About 6 weeks ago we heard the term ASD (autism spectrum disorder) used in relation to our Mareto. Then it was a strong suspicion by a highly trained speech therapist. Today it was a diagnosis. A confirmation from a doctor who specializes in children with autism.
The last 6 weeks have been hard. A lot of changes have entered into our daily lives. Mareto is in therapy regularly and his little world is being rocked. This is a hard season – the initial part where everything in his system gets turned upside down so we can learn how he works and how to make life better for him. This is the part where everything is a battle and he doesn’t understand why.
Right now my days are spent in ways I never imagined. I sit on the floor in Barnes&Nobles in front of a bookshelf labeled “Special Needs Children” with a pile of 20 different books laying next to me. Books about autism, developmental delays, and sensory integration disorders. I’m trying to learn this new medical language that now suddenly applies to my son. I stay up until 1am reading about how I can best help him grow at home. I reorganize our living space and start labeling plastic bins ”sensory toys” and “motor development toys.” I swing him in the rocker for 10 minutes before every meal and pray that he’ll swallow his oatmeal. That whole “if they get hungry enough they’ll eat” opinion? Yea, doesn’t apply to children with autism. They won’t until you fix the main issue which for Mareto is his sensory system. Today’s appointment showed that he has lost some weight… not a lot, but he’s dropped nearly 20% on the growth chart for weight. We roll a medicine ball over his body and give him “squishes” before bed… praying it will calm him enough to give him the rest he needs. “They’ll sleep if they’re tired enough…” again, doesn’t apply to children with autism. If we don’t make it all okay in his little body – make him feel comfortable, safe, and secure – it doesn’t matter how long he’s been awake… he will not sleep.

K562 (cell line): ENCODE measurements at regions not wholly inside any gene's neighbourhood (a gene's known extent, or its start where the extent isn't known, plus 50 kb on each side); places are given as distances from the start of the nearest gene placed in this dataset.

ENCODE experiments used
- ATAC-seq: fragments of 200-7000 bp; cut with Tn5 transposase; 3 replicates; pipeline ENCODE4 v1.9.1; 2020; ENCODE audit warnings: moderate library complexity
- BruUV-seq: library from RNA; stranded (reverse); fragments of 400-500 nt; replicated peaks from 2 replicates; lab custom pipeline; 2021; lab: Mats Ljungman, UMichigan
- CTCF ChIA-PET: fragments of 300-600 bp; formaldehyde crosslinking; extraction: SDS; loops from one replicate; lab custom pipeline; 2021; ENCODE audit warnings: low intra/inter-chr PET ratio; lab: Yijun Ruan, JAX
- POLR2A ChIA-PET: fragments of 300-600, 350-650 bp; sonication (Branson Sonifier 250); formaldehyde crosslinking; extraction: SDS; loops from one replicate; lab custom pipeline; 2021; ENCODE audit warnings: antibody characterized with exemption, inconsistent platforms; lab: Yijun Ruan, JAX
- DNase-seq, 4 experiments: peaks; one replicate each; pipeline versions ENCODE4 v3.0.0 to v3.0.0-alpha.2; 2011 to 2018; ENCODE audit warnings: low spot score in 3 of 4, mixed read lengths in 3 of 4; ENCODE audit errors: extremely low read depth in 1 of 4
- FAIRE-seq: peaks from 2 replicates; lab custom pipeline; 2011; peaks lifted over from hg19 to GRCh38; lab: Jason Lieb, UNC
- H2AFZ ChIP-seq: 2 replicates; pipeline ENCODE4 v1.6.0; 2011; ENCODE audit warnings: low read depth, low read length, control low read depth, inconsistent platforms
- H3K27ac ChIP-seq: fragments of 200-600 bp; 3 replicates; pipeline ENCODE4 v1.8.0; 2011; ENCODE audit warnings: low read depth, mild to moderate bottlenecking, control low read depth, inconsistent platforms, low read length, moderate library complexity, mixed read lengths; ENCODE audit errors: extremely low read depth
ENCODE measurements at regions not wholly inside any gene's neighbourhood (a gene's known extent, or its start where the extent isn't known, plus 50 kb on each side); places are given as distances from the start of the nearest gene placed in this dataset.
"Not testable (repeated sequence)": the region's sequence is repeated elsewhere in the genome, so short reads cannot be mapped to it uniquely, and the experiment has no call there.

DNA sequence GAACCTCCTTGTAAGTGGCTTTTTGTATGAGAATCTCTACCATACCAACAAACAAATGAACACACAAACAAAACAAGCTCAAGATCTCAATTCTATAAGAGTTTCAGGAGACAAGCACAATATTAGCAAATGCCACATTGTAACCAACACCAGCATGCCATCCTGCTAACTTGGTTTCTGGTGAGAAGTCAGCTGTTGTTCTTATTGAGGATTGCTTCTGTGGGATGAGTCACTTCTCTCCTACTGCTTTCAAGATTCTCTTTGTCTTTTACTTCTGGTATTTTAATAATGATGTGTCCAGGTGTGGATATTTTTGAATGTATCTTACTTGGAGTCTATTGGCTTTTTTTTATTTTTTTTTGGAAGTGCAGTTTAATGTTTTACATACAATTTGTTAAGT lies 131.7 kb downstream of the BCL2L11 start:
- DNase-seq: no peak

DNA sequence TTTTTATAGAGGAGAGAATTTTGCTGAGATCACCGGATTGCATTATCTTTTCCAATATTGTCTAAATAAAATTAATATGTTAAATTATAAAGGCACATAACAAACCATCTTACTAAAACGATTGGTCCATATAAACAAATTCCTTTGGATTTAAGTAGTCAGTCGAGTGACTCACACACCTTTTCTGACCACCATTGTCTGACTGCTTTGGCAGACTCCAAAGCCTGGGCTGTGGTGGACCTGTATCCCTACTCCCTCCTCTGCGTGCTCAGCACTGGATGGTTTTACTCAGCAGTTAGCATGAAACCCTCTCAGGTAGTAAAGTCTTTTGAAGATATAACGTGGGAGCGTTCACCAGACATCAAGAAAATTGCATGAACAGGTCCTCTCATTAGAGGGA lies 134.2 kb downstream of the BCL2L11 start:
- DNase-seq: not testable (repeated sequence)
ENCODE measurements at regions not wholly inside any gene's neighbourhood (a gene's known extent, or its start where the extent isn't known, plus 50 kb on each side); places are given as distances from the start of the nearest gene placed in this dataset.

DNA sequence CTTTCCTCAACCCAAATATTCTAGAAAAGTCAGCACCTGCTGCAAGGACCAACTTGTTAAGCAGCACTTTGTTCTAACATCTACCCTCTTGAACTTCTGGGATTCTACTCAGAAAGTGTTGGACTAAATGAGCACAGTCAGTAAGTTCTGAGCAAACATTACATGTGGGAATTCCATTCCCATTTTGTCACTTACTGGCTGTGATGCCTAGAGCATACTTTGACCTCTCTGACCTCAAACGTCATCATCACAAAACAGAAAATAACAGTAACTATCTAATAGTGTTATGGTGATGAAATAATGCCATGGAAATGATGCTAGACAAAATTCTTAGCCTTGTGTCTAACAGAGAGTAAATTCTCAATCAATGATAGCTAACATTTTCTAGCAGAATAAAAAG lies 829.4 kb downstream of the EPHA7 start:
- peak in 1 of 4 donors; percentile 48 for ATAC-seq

So we read books, pray like crazy, ask lots of questions, and try new things… anything that will help. I try not to worry about how this will look 10 years down the road. I try my hardest to focus on the good no matter how rough our day has been. I am learning that it’s okay to give myself a break. I realize all of a sudden this means that I’m not a terrible mom… that no amount of discipline will change his quirky behaviors (in fact it could make it much worse). So maybe I’m doing an okay job after all. I’m realizing it’s okay if we need to leave church early or stay home from events. I take a nap a little more often… even if it means I have to sleep curled up in the crib next to my sweet boy so he feels secure enough to nap.
And I cry. A lot. These days my emotions are just ready to spill over at any given moment. It’s a lot for my heart to take in. I miss my daughter and that alone is enough to make a mama raw. But now I ache for my boy too. I wish things weren’t so hard for him. I wish the world made sense to him and that he didn’t get so overwhelmed, confused, and frustrated. I wish I could magically make it so that everyone in the world was educated about autism… so that we would never get judgmental glances and so that others wouldn’t automatically assume the worst of him. I can’t change these things though – but I can fight my hardest to get him the help he needs. I can work everyday at home to learn how he operates. And while crying doesn’t change anything … it sure does make me feel better sometimes.
At the end of the day he is still just Mareto… my sweet boy. The same sweet boy who stole my heart the moment I saw his picture for the first time. The same little boy who made us a family the moment I scooped him into my arms in Ethiopia. The same sweet boy who does things that make me laugh in delight and who hugs me tight every day. He is still my boy – my wonderful, sweet, smart, delightful little boy. I can’t wait to see what God is going to do in his life — because he is amazing. And at the end of the day… that’s all that really matters.
(therapy in the “cuddle swing”)
(throwing balls against the wall)
(mama got to get in on the therapy this time!)
(ball pit therapy – waking up his sensory system)
(feeding therapy — lots of tears for this)
(newly organized toy area: motor development toys, sensory toys, music toys, cars, balls, pretend play toys)
(only being allowed to have one bin of toys open at a time makes for a much happier boy and more productive play time!)